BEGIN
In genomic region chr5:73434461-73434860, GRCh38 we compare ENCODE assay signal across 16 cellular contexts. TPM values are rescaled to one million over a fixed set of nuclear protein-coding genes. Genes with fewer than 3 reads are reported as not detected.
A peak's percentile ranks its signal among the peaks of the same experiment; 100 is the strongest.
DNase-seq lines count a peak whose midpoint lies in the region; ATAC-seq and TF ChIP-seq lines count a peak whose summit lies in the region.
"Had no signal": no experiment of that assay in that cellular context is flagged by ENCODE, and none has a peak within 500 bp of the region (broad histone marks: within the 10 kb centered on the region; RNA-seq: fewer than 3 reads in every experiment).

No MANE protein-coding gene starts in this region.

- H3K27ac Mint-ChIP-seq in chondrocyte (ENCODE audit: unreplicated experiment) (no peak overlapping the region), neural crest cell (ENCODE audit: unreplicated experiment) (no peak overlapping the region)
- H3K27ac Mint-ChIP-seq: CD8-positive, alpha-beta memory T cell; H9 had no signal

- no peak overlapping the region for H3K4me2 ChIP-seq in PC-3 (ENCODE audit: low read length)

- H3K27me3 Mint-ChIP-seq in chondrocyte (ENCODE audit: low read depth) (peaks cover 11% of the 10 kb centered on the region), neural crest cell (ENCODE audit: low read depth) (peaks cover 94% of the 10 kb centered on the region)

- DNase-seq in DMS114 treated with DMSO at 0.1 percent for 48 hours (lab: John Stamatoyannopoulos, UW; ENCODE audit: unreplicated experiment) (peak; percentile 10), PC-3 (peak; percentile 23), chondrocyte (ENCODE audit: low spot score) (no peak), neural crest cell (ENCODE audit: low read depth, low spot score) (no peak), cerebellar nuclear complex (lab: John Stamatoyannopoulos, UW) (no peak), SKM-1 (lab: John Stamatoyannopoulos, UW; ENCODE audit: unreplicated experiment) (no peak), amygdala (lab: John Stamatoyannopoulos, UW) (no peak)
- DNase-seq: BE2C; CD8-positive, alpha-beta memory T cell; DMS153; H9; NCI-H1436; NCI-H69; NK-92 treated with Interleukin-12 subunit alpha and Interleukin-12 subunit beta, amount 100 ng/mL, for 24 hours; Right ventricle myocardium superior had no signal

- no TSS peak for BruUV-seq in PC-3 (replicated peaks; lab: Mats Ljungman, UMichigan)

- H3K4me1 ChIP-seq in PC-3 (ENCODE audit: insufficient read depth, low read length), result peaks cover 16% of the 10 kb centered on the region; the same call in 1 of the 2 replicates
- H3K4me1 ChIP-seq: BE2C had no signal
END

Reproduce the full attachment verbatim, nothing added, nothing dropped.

In genomic region chr5:73434461-73434860, GRCh38 we compare ENCODE assay signal across 16 cellular contexts. TPM values are rescaled to one million over a fixed set of nuclear protein-coding genes. Genes with fewer than 3 reads are reported as not detected.
A peak's percentile ranks its signal among the peaks of the same experiment; 100 is the strongest.
DNase-seq lines count a peak whose midpoint lies in the region; ATAC-seq and TF ChIP-seq lines count a peak whose summit lies in the region.
"Had no signal": no experiment of that assay in that cellular context is flagged by ENCODE, and none has a peak within 500 bp of the region (broad histone marks: within the 10 kb centered on the region; RNA-seq: fewer than 3 reads in every experiment).

No MANE protein-coding gene starts in this region.

- H3K27ac Mint-ChIP-seq in chondrocyte (ENCODE audit: unreplicated experiment) (no peak overlapping the region), neural crest cell (ENCODE audit: unreplicated experiment) (no peak overlapping the region)
- H3K27ac Mint-ChIP-seq: CD8-positive, alpha-beta memory T cell; H9 had no signal

- no peak overlapping the region for H3K4me2 ChIP-seq in PC-3 (ENCODE audit: low read length)

- H3K27me3 Mint-ChIP-seq in chondrocyte (ENCODE audit: low read depth) (peaks cover 11% of the 10 kb centered on the region), neural crest cell (ENCODE audit: low read depth) (peaks cover 94% of the 10 kb centered on the region)

- DNase-seq in DMS114 treated with DMSO at 0.1 percent for 48 hours (lab: John Stamatoyannopoulos, UW; ENCODE audit: unreplicated experiment) (peak; percentile 10), PC-3 (peak; percentile 23), chondrocyte (ENCODE audit: low spot score) (no peak), neural crest cell (ENCODE audit: low read depth, low spot score) (no peak), cerebellar nuclear complex (lab: John Stamatoyannopoulos, UW) (no peak), SKM-1 (lab: John Stamatoyannopoulos, UW; ENCODE audit: unreplicated experiment) (no peak), amygdala (lab: John Stamatoyannopoulos, UW) (no peak)
- DNase-seq: BE2C; CD8-positive, alpha-beta memory T cell; DMS153; H9; NCI-H1436; NCI-H69; NK-92 treated with Interleukin-12 subunit alpha and Interleukin-12 subunit beta, amount 100 ng/mL, for 24 hours; Right ventricle myocardium superior had no signal

- no TSS peak for BruUV-seq in PC-3 (replicated peaks; lab: Mats Ljungman, UMichigan)

- H3K4me1 ChIP-seq in PC-3 (ENCODE audit: insufficient read depth, low read length), result peaks cover 16% of the 10 kb centered on the region; the same call in 1 of the 2 replicates
- H3K4me1 ChIP-seq: BE2C had no signal